This week our guest blogger is from Expeditors Cargo Insurance Brokers (ECIB). ECIB provides supply chain risk management solutions tailored to the specific needs of its clients, leveraging its background in logistics and hands-on approach to claim subrogation to provide access to lower rates and broader insurance coverage. ECIB is a wholly owned subsidiary of Expeditors International of Washington, Inc. It is headquartered in Seattle, Washington, with employees located throughout the U.S., Mexico, Europe, Australia, and the Middle East.
Those persons, cities, and countries feeling the impact of the novel coronavirus outbreak are in our thoughts and we wish for a quick solution and an end to the associated suffering.
As the COVID-19 pandemic continues to challenge many supply chains, some companies will find their cargo stopped and/or undeliverable at origin, destination, or a transshipment point. The result of being stopped is that cargo will be sitting, sometimes indefinitely, at an unplanned location.
By design, a cargo transit insurance policy covers your goods against physical loss or damage during transit. Given our current global challenges, it is important to assess whether you are covered if your goods end up stopped in an unexpected location while in transit. And if your goods are not in transit, are they still covered by your policy?
While navigating these questions and turbulent times, one thing cannot be overlooked: the coverages and definitions in your cargo insurance policy. We recommend you review your entire existing (or proposed) policy, paying special attention to the following:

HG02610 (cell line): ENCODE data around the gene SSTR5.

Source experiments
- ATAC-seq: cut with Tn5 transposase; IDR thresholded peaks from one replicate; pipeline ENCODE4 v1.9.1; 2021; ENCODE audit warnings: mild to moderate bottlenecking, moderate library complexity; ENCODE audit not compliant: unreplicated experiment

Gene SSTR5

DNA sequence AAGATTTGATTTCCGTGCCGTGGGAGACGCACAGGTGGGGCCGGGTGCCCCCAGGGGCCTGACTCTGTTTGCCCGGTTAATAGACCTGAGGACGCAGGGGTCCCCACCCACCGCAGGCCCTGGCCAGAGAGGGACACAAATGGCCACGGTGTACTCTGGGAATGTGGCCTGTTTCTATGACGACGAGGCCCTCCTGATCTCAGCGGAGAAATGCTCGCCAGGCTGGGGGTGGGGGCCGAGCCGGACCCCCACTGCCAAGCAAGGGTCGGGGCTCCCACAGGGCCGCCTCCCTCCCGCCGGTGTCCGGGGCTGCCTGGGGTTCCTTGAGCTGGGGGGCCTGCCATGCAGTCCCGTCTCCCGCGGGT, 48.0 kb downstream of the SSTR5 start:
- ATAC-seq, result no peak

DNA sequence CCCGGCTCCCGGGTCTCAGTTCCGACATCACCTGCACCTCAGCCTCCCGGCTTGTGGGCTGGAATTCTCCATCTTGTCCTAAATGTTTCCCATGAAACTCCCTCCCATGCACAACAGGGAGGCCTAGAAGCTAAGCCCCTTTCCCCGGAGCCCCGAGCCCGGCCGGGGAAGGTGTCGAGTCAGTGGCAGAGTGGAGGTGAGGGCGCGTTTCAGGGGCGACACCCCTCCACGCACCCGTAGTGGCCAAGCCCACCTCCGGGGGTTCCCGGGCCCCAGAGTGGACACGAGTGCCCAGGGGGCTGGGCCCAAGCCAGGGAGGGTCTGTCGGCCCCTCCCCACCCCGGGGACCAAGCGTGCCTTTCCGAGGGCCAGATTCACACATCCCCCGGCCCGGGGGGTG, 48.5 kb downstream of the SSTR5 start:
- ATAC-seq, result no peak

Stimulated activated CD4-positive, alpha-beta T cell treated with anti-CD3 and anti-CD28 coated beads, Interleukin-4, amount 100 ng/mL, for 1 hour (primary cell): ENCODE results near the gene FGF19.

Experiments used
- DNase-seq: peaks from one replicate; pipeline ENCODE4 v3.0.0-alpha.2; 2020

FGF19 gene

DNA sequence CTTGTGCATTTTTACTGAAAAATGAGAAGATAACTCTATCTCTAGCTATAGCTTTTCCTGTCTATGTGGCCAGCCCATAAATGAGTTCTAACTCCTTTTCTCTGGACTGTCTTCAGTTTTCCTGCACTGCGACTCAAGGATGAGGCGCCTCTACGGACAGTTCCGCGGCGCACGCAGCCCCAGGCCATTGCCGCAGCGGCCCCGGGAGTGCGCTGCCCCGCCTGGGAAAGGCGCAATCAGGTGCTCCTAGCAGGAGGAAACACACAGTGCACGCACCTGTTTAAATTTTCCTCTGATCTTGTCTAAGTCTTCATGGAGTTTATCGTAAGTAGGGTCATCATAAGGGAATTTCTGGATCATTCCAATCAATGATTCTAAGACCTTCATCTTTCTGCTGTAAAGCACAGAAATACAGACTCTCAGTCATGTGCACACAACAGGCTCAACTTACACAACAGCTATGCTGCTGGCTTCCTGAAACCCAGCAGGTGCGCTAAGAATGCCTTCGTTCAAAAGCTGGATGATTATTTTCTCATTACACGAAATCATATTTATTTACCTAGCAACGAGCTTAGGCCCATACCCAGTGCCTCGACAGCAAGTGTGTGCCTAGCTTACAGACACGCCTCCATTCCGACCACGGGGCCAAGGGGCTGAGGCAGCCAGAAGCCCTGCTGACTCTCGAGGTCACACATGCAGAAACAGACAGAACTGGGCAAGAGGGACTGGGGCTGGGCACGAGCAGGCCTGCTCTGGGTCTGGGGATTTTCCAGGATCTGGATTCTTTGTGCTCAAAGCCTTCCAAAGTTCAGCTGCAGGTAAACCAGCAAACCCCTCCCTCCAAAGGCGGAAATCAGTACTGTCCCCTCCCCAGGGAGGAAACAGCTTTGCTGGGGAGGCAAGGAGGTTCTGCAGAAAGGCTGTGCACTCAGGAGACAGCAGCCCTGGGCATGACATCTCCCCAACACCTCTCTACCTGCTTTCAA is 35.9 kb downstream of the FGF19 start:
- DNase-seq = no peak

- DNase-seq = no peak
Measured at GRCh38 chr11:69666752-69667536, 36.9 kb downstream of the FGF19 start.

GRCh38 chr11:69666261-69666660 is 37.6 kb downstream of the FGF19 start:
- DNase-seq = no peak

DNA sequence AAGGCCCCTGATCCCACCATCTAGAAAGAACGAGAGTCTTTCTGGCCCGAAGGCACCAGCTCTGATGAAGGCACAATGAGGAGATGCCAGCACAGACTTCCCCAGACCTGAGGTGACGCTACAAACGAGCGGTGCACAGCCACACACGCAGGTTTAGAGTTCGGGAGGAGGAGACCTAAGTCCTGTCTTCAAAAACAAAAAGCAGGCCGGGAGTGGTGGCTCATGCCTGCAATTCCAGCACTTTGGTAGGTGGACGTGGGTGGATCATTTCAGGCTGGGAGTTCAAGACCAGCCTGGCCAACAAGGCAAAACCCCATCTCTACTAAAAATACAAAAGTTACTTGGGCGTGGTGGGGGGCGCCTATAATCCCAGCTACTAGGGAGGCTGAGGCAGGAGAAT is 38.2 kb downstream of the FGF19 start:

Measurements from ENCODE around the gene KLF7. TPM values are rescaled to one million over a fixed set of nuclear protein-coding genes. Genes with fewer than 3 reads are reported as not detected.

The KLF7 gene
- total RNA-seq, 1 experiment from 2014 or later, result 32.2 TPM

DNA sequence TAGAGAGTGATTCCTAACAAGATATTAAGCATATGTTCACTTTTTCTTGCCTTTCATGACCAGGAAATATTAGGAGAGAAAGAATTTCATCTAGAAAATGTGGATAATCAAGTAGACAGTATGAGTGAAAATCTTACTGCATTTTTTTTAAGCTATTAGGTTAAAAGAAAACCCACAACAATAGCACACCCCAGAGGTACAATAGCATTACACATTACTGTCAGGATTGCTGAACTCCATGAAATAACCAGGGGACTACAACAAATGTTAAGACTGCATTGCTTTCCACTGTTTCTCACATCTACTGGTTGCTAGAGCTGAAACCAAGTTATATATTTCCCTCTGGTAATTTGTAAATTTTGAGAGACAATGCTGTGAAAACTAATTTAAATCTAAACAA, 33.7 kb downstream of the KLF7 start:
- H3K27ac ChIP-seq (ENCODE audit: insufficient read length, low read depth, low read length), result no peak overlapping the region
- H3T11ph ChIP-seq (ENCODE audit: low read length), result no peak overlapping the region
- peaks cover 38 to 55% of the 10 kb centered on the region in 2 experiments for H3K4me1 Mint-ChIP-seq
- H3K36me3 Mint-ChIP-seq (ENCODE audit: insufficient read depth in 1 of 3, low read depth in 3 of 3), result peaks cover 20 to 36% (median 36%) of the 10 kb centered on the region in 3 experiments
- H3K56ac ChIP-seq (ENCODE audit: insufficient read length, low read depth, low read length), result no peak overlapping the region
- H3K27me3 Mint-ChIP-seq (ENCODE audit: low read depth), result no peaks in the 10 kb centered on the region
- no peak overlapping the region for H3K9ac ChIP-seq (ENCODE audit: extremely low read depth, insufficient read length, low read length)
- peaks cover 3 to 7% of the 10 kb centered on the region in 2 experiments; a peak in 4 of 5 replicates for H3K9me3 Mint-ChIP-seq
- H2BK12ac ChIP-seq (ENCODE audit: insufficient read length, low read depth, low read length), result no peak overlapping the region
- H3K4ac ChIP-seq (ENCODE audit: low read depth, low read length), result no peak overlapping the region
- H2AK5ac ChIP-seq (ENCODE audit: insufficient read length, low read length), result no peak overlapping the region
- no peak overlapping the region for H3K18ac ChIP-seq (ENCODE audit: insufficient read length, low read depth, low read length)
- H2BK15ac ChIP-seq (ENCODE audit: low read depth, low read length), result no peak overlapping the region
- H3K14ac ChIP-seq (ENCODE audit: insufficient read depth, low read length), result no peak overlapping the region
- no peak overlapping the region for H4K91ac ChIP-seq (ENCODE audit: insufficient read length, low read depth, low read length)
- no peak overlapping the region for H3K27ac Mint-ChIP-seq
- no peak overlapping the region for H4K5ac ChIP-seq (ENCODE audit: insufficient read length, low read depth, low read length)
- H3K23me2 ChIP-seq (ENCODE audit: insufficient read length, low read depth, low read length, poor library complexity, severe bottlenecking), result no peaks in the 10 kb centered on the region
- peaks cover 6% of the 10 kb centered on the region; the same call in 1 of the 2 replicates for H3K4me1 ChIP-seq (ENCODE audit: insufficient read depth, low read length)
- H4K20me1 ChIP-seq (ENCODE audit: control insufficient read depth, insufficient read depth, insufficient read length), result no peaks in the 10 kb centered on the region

- Warehouse-to-Warehouse Clause: Defines when coverage begins and ends, and may put a time limit on temporary delays in transit.
- Consolidation/Deconsolidation Clause: Defines the timeline for a temporary stoppage while goods are in the custody of a consolidator.
- Accumulation Clause: Generally doubles the limit payable under your policy in the event that an accumulation of value occurs beyond the control of the assured.
Although policies vary between insurance companies, many policies limit how long cargo can be temporarily stopped in transit while maintaining coverage. The cause of the stoppage, whether under the control of the assured or not, may also put restrictions on your coverage.
We realize that reading and understanding an insurance policy can be tedious. If you have any questions or concerns regarding your cargo policy, reach out to ECIB and speak with an experienced supply chain risk professional today.
For updates and information about cargo insurance and risk management, follow ECIB on LinkedIn. Be sure to download our whitepaper for a deeper look into the above terms, as well as important topics like shipment delays, demurrage charges, and more.